I love writing novels.
The process of piecing together a grand overarching plot and weaving together the plot threads of different characters in a compelling story is one of the most rewarding projects that I’ve found in life. I love writing novels, but I HATE it when one of my characters ends up dying before they’re supposed to.
Two days ago, a minor character named Chock took a poisoned crossbow bolt to the shoulder for one of my major characters. Yes, I am grateful that he stepped in the way so that my major character can live to fight another day, but at the same time, I didn’t mean for him to die. He had a wife and two children that I hadn’t met yet. They came into the story for the first time just moments before he died, and he was too far gone at that point to properly say goodbye. I admire his selflessness, and I’m glad that he saved the life of one of my major characters. But I had intended for him to live happily for another forty years.
Nathan, you talk about him like he was a real person. And you’re the author! You have command of that all-powerful “delete” key, so can’t you just rewrite the scene so that Chock doesn’t die?
If only it were so simple.
Back in my senior year of high school, I participated in NaNoWriMo for my first time. NaNoWriMo (National Novel Writing Month) is an organization that basically helps you keep track of your novel word count and progress over the course of November. You have 30 days to write a 50,000 word novel (which translates to roughly 180 pages). For my first NaNoWriMo novel, I decided to write a historical fiction piece: Blood of the Samurai, set in 1860s Japan after the U.S. Commodore Perry basically forced the Tokugawa Shogunate to modernize, disbanding the Samurai Order in the process. Many Samurai tried to defend the nation’s traditional ways in a series of rebellions that ended most famously with Saigo’s Rebellion in 1877. My novel tells the fictional story of one of the earliest of these rebellions.
All that as background, there was one scene in Blood of the Samurai where the protagonist, Sanada Daisuke, is talking with a minor character named Tsukahara. Over the course of the conversation, Tsukahara started hinting at some sort of elaborate backstory that he had. The problem? I, the author, had no idea what he was talking about.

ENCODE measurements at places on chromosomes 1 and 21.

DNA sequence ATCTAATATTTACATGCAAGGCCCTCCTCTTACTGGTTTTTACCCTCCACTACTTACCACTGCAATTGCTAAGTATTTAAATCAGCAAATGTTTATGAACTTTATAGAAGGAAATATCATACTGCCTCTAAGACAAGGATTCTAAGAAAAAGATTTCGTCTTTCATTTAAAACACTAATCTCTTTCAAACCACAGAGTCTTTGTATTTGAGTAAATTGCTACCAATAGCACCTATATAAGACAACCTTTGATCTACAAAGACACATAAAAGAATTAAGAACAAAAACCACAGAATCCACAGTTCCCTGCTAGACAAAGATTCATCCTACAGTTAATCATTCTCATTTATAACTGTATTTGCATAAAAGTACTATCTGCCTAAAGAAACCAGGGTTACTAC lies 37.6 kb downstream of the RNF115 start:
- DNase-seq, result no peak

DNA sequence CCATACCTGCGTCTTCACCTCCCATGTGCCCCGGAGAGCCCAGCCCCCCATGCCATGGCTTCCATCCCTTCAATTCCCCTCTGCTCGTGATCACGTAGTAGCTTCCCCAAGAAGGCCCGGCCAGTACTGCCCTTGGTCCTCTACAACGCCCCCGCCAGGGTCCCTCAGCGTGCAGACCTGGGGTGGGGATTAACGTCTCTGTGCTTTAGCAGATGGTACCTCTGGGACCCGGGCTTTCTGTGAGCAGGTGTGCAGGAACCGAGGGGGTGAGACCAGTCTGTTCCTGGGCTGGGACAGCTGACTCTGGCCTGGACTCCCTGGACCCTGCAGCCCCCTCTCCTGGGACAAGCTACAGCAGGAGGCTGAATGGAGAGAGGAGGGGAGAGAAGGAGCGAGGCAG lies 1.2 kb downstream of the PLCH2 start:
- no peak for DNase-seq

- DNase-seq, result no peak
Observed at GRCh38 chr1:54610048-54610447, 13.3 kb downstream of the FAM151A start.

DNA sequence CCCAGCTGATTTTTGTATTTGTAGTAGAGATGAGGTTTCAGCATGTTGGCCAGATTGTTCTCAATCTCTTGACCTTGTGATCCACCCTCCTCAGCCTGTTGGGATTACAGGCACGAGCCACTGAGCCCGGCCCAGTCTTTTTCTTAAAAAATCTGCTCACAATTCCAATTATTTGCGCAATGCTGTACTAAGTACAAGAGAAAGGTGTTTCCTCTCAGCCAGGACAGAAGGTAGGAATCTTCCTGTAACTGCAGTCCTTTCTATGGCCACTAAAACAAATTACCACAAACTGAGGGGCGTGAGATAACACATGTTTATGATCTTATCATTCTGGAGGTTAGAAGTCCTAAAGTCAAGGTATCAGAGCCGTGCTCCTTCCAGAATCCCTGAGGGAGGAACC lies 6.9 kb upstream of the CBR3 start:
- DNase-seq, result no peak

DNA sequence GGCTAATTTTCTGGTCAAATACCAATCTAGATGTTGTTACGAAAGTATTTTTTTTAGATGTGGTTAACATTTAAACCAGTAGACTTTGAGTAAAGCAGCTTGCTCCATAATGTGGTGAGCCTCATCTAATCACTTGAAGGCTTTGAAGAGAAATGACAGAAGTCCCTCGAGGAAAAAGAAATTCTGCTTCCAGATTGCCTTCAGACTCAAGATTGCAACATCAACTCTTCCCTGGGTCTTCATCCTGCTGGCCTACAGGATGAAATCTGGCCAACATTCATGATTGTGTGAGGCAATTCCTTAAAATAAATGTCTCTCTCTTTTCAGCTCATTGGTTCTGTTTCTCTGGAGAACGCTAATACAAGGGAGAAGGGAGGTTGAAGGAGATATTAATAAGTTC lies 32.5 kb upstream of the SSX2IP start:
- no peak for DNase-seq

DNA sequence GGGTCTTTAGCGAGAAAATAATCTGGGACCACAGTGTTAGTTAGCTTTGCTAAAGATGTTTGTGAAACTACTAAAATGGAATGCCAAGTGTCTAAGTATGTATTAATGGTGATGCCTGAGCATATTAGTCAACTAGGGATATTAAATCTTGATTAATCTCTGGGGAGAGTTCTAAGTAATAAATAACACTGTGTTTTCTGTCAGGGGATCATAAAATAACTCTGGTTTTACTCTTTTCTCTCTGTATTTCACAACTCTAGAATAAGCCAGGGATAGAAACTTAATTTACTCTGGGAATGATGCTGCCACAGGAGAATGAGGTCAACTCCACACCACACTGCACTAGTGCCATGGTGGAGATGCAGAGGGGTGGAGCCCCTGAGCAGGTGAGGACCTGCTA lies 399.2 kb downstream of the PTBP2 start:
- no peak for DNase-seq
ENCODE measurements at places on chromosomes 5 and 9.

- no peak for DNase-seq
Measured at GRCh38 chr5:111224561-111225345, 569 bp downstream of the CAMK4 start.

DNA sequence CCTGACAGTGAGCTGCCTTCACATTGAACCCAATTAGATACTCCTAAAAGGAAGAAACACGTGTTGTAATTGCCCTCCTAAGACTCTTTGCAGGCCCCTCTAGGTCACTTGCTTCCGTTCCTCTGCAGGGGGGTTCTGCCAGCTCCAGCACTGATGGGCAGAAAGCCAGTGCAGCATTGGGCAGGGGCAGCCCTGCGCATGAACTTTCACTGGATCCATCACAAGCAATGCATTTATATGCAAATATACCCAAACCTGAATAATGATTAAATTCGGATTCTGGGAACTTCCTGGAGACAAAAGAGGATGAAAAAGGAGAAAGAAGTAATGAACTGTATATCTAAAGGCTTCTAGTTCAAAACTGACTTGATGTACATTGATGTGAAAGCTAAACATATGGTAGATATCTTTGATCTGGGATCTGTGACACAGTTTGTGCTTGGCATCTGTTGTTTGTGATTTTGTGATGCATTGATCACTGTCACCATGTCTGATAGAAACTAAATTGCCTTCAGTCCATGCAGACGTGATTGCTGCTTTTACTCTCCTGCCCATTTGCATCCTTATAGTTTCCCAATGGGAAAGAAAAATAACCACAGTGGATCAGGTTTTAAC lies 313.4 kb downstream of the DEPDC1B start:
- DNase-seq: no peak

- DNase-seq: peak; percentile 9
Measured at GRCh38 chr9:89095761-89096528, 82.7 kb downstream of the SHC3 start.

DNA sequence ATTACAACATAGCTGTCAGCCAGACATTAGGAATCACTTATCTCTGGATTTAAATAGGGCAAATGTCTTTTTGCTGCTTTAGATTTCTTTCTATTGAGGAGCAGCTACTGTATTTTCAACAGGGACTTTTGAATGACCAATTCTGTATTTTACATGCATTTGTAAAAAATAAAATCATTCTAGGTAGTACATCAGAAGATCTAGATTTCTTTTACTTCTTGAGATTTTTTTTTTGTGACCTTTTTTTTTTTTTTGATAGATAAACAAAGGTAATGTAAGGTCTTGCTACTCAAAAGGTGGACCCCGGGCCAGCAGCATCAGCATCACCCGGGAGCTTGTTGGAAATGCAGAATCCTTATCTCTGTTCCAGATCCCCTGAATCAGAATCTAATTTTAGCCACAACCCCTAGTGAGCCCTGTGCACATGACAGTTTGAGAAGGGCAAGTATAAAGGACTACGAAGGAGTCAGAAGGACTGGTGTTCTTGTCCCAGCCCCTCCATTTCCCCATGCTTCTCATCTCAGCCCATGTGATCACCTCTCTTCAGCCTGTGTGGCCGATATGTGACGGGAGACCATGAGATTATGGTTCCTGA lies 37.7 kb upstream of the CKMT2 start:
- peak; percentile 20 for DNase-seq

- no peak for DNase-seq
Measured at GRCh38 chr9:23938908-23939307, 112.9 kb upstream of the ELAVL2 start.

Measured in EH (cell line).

So I took him aside, sat him down, and said, “Dude, what are you doing? You aren’t supposed to be significant!” To which he quickly replied, “Well, I’m significant now. Deal with it.”
My finger hovered over the delete key for quite some time. Then, slowly, it occurred to me: I don’t know what his story is. And the only way I can find out? Continuing to write. For the first time, I became a spectator in the story, not a dictator.
After that month, I returned to the fantasy trilogy that I am still working on. I was writing the second book at the time, and taking after Tsukahara, the majority of my characters started doing things without my permission. Insofar as I was concerned, my characters had developed free will. And it had drastic consequences.
My protagonists started really paying attention to the people around them, and my minor characters started pulling their own weight and making decisions that deeply impacted the story. And yes, it wasn’t long before one fairly significant character was killed prematurely.
After he died, I just stared at the computer screen in shock. What had just happened? He wasn’t supposed to die.
These moments, which have grown increasingly frequent for me as a writer, are also quite painful. Even if it’s a minor character, I somehow grow very attached to that character right before he or she dies. Just as painful, or perhaps even more so, are the times when characters choose to hurt other characters – emotionally, physically, whatever – instead of trying to find another solution.
To go a step farther, this phenomenon of fictional free will has helped me gain perspective. If the decisions of my fictional characters affect me so strongly, how much more so do the decisions of seven and a half billion people affect God?
But the story doesn’t end here.
Because when fictional characters – or real people in our world – have free will, it is true that many of them will choose to hurt others, for whatever reason. Often overlooked, but equally important, is the other side of the coin. As surely as there will always be broken people making broken decisions, there will always be broken people rising to the occasion, taking a stand, rising against impossible odds to make the world a better place. Making a decision that, in a grand or in a seemingly insignificant way, makes their world a better place.
The deaths, the broken decisions, the senseless bickering will never end. But even if these scenes – these decisions – are far more frequent, there is still hope. And there always will be. These moments, when I expect the worst and a character surprises me and changes their world for the better?
These are the moments I write for.